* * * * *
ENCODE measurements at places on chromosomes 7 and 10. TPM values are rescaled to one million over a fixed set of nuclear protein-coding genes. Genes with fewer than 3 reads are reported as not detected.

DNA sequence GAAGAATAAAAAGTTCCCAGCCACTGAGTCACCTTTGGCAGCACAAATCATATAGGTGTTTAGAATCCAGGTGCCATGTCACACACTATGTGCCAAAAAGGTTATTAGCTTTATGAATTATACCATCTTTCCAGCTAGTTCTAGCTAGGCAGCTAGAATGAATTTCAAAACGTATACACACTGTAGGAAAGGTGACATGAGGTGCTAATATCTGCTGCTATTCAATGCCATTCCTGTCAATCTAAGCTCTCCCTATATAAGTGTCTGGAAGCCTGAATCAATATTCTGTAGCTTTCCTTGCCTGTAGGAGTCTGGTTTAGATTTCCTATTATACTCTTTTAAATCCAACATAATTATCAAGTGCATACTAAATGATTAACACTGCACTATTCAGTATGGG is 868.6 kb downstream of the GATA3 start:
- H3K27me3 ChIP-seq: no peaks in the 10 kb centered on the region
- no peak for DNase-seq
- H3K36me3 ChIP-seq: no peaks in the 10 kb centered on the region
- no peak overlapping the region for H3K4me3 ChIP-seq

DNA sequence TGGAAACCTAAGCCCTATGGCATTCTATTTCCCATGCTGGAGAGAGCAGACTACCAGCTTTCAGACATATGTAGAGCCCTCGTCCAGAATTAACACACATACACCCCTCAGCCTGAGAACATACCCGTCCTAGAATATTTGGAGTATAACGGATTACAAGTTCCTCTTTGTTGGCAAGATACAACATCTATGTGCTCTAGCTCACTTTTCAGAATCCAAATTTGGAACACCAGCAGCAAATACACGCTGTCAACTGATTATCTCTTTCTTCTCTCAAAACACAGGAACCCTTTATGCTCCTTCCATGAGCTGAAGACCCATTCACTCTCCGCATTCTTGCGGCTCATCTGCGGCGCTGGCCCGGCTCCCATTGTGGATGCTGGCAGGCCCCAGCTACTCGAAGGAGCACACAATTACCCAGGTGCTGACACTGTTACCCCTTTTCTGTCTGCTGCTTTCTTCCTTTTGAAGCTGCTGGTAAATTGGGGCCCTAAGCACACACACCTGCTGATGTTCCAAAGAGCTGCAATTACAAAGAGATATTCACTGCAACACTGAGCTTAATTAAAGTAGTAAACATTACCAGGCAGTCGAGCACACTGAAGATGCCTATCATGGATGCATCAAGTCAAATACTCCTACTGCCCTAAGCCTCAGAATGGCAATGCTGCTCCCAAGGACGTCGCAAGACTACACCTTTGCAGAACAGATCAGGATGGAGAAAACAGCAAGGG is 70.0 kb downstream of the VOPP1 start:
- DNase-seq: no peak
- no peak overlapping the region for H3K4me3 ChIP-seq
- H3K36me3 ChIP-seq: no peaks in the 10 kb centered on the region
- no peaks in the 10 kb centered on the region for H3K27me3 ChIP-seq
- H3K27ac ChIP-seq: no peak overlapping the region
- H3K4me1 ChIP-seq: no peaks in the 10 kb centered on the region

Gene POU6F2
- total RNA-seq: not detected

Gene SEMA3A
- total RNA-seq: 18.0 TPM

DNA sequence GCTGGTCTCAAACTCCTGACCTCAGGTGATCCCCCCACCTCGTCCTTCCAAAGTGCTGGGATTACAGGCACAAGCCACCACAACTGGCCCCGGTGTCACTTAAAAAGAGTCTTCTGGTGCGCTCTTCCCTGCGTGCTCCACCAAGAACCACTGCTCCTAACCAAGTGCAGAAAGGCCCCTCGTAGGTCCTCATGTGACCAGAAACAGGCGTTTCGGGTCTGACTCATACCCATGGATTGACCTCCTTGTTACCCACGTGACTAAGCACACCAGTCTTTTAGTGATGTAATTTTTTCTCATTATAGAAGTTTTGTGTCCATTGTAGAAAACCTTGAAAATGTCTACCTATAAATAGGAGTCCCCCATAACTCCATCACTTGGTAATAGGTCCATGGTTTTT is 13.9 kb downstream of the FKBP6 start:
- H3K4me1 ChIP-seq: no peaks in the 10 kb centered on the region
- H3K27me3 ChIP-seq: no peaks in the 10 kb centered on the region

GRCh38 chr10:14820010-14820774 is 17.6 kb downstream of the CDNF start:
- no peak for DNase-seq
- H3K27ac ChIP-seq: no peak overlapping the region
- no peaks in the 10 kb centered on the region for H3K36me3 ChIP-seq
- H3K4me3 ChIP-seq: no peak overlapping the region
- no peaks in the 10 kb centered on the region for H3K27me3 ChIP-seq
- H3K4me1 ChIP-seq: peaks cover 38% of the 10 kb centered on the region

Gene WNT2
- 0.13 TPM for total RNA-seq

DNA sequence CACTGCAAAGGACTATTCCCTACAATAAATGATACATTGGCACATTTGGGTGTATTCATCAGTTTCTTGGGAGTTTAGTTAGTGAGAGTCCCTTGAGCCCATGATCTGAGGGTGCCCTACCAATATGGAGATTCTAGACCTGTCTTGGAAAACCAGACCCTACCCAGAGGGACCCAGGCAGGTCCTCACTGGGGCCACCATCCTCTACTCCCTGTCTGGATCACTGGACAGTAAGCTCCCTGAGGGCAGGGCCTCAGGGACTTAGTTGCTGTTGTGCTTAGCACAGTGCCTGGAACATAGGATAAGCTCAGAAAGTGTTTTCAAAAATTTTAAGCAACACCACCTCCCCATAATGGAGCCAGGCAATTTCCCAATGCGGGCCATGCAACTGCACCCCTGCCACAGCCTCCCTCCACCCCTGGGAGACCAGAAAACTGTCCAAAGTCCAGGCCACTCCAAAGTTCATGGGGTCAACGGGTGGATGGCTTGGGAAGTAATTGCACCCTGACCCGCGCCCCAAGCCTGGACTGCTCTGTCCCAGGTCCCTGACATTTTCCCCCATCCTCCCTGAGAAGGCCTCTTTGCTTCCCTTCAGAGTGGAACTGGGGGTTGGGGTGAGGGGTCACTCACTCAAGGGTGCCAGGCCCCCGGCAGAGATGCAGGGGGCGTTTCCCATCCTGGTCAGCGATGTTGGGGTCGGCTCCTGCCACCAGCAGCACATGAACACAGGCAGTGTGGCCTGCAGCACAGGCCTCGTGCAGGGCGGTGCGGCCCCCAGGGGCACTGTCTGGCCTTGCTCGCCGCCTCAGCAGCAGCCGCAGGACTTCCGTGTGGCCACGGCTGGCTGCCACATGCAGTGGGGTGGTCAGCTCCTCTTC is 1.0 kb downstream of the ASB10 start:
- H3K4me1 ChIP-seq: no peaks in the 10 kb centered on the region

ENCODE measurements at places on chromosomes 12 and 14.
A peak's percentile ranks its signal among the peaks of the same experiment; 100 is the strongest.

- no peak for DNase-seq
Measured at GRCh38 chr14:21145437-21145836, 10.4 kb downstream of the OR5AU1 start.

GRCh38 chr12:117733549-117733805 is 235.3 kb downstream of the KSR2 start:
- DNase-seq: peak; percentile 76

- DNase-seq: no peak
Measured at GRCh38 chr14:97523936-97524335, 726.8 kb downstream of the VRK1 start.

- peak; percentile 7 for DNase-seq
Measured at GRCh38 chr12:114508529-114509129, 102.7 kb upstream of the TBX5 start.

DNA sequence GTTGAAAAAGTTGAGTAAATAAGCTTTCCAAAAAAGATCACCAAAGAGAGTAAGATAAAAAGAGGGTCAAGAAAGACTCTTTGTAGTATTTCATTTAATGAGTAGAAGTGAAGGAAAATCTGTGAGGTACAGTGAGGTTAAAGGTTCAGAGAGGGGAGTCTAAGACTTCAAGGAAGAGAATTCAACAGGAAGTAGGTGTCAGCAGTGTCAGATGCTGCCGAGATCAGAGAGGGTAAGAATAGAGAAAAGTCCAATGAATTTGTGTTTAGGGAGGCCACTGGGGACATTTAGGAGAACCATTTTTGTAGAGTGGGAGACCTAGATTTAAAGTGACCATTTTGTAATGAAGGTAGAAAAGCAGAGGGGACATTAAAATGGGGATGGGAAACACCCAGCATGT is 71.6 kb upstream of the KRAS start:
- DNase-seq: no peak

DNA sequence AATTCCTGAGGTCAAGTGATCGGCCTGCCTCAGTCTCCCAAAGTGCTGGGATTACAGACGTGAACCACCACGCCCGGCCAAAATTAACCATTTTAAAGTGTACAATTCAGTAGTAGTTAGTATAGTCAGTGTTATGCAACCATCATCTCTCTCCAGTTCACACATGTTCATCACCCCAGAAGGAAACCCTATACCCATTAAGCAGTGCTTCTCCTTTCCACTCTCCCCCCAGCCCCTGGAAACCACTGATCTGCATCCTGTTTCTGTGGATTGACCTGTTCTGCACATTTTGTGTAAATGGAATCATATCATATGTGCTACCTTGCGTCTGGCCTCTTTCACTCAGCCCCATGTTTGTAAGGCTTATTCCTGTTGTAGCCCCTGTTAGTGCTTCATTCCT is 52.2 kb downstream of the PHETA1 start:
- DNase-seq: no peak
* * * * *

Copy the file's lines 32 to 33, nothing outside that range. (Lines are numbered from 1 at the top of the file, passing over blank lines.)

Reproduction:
ENCODE measurements at places on chromosomes 12 and 14.
A peak's percentile ranks its signal among the peaks of the same experiment; 100 is the strongest.